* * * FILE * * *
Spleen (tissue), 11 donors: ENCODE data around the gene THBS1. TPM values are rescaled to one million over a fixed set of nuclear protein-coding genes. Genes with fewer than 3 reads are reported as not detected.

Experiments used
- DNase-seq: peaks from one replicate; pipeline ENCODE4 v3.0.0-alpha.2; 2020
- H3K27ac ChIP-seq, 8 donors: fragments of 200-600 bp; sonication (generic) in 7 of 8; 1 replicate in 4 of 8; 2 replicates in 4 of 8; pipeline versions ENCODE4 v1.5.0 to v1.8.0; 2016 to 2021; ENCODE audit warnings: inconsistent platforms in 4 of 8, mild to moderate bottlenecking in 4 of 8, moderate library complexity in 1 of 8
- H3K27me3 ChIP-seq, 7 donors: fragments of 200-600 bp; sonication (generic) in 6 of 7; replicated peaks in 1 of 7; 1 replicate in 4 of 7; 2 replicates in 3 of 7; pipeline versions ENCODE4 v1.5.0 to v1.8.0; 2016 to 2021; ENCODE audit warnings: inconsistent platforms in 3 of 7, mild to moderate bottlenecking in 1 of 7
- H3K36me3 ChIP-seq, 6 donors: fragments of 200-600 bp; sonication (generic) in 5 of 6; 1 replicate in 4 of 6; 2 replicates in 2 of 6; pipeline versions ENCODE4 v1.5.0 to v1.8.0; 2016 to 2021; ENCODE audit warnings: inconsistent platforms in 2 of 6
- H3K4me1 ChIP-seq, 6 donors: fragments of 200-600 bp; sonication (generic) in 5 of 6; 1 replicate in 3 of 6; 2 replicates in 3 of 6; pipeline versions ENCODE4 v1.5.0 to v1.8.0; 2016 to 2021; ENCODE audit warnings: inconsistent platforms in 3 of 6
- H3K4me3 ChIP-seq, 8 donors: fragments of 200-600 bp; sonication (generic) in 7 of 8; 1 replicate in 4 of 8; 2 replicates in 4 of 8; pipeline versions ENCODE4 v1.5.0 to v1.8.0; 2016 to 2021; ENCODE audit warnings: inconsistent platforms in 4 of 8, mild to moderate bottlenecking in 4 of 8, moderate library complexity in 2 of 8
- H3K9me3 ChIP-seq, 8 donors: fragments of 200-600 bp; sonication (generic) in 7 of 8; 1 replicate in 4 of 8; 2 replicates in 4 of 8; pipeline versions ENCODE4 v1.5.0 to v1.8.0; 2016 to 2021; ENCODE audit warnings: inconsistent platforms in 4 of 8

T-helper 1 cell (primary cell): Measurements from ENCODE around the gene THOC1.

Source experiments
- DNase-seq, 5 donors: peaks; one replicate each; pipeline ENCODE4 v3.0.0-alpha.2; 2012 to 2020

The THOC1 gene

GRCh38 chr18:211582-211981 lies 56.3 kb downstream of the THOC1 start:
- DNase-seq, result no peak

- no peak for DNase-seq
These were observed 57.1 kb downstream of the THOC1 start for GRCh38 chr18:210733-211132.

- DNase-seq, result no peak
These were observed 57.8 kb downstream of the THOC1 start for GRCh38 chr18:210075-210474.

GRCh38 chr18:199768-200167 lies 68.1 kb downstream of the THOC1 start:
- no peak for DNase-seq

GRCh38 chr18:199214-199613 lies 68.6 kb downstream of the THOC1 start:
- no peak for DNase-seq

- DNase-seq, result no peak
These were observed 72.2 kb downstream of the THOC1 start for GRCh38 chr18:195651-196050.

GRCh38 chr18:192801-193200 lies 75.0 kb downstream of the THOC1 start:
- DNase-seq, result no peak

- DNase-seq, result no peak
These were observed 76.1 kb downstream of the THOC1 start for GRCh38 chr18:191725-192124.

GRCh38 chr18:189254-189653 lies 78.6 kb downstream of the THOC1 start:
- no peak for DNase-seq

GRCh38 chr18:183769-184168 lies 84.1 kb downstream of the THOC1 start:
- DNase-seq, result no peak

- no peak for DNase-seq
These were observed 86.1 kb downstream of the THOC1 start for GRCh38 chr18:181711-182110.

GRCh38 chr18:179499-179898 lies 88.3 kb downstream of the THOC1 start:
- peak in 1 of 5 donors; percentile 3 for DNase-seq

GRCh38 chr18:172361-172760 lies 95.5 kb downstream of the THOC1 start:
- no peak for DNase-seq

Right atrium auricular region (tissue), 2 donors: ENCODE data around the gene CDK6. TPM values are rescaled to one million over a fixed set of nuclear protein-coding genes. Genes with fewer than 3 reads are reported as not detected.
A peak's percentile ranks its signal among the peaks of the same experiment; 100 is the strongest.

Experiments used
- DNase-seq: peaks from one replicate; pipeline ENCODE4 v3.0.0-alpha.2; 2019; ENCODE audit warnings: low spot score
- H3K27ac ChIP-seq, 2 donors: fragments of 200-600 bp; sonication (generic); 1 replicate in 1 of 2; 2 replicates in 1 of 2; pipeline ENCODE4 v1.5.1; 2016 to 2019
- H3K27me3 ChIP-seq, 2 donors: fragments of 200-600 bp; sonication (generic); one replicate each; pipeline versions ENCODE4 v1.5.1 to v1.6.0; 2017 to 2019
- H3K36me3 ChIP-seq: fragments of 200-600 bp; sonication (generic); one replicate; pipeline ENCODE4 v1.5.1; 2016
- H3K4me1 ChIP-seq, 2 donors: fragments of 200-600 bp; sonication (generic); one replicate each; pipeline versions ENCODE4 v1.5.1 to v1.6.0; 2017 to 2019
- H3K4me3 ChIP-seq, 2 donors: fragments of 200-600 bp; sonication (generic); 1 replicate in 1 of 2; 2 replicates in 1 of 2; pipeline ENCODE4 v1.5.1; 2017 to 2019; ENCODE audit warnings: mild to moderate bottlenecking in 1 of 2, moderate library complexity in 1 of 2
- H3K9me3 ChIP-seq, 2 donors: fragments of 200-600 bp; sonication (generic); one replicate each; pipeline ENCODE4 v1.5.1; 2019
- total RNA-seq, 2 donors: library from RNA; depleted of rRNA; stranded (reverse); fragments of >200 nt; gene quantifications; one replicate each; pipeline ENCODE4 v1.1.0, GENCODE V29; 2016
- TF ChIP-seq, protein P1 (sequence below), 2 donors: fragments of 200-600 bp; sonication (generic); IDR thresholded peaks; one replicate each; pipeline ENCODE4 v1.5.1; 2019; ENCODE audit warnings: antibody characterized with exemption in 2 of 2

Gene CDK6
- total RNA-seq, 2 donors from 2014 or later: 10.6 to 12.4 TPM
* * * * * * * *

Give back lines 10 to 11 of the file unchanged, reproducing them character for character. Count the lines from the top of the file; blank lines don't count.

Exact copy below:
T-helper 1 cell (primary cell): Measurements from ENCODE around the gene THOC1.

Source experiments